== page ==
His contemporary designs are readily available from the Finnish Design Shop and the Ratia Shop. His vintage designs pop up from time to time on 1st Dibs, eBay and Etsy.

Ristomatti Ratia has, as one might expect, a beautifully furnished home. You can take a house tour here.

Portrait of Ristomatti Ratia

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Additional image credits:

70 Luvulta | Flickr | Mundadaa | Why not 2nd Cycle

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Get their look: Feminine Scandi dining room

Feminine Scandi dining roomcredit

This feminine Scandi dining room is the domain of Pernille and her family. She’s a blogger, Instagrammer and homeware shop owner based over in Denmark.

The repetition of deep purple, soft pink and grey is very pleasing on the eye. The deep, wine colour on the right-hand wall is Sadolin‘s ‘Shady Red’. The light pink colour on the far wall is ‘Soft Blush’ from the same company. ‘Creme de la Rose’ by Crown is very similar to the latter, and is available here in the UK. The glossy, white-painted floorboards bounce sunlight up & around the room.

Soft textiles, potted cacti, hanging kokedama and framed artwork give a homely feel.

  1. Galaxy Globe mobile, large, dark green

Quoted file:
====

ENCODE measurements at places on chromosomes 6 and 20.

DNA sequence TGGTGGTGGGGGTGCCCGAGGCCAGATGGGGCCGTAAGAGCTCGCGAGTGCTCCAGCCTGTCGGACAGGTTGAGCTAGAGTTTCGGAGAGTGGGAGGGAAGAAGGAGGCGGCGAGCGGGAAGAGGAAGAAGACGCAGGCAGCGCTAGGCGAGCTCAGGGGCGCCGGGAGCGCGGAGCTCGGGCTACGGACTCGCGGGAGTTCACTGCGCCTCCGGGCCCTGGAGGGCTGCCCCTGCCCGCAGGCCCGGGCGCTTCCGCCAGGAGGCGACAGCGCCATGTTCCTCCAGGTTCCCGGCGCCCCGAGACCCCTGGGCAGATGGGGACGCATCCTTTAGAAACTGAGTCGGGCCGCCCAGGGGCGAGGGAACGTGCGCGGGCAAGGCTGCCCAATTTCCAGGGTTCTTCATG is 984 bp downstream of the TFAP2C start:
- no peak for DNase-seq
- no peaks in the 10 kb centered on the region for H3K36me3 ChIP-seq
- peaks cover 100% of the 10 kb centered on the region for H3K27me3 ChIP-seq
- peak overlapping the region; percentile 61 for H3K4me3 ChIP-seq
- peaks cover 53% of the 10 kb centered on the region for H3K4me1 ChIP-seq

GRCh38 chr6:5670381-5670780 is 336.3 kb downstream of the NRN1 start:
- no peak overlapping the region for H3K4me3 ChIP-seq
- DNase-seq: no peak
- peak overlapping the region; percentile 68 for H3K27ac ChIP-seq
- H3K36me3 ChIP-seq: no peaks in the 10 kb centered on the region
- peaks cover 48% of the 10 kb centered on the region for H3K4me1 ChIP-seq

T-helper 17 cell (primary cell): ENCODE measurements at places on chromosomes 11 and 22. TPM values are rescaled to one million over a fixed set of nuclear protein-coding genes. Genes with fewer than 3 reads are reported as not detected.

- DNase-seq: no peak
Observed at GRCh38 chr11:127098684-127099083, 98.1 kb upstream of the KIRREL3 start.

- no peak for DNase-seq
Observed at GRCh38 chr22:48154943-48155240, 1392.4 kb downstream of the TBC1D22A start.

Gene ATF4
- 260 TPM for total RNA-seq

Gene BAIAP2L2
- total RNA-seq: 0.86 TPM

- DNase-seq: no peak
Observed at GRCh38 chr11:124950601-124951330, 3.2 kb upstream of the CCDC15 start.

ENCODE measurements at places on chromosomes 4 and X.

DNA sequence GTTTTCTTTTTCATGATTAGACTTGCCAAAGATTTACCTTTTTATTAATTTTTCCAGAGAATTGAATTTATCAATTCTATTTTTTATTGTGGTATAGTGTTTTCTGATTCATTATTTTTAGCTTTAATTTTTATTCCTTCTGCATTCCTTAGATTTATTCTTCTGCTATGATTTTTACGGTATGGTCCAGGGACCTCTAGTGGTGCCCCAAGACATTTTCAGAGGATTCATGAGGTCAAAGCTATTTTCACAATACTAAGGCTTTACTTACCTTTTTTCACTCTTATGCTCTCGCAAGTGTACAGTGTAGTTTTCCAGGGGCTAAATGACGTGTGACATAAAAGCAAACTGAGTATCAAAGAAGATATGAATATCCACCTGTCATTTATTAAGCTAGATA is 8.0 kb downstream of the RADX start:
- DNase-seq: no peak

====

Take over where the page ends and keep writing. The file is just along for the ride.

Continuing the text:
2. Nordic Tales Bright Spot pendant
  3. Hanging succulent kokedama
  4. Livink Braid pillows
  5. by Lassen – Kubus 4 candle holder, brass
  6. We Design magazine holder
  7. Hans Wegner Y chair (CH24)
  8. Crown matt emulsion paint Creme de la Rose
  9. Hay Loop stand table
  10. Large sheepskin rugs

Get their look: Feminine Scandi dining room | H is for Home

Designer Desire: Björn Weckström

Mosaic of Björn Weckström designs | H is for Home

I just love chunky, modernist, almost brutalist Scandinavian jewellery and when I discovered the work of Björn Weckström it went straight into top spot on my wish list.

Weckström (born 1935) is a fine artist and sculptor but it is for his jewellery that he’s probably best known. His work is often inspired by ancient Greek mythology, nature and the landscapes of Lapland.

He’s a prolific maker – primarily for Finnish company, Lapponia – so examples of his work are readily available from outlets such as Bukowskis, eBay, Etsy. His pieces are mainly crafted from 18 carat gold, sterling silver, precious stones and pearls so they’re not going to be cheap. They’re individual, heirloom pieces – in my opinion, very much worth the investment.

A necklace entitled, ‘Planetoid Valleys’ and the ‘Darina’s Bracelet’, both designed by Weckström for Lapponia was worn by Princess Leia (Carrie Fisher) in the closing scene in 1977’s Star Wars film.

Weckström has said of his work and the wearer’s relationship to it:

A piece of jewelry is a miniature sculpture with the human body in the background. When I first began in the early 1960s, I wanted to turn jewelry design into small-scale form of art and raise its profile on a par with that of modern sculpting. Naturally matt gold soon became my trademark. Wearers of my jewelry relate personally to it. Some think jewelry is art, others think it is an intriguing complement to their personality or a fascinating conversation piece. Some think that it is quite simply beautiful.

Björn Weckströmcredit

Additional image credits:

1st Dibs | Artnet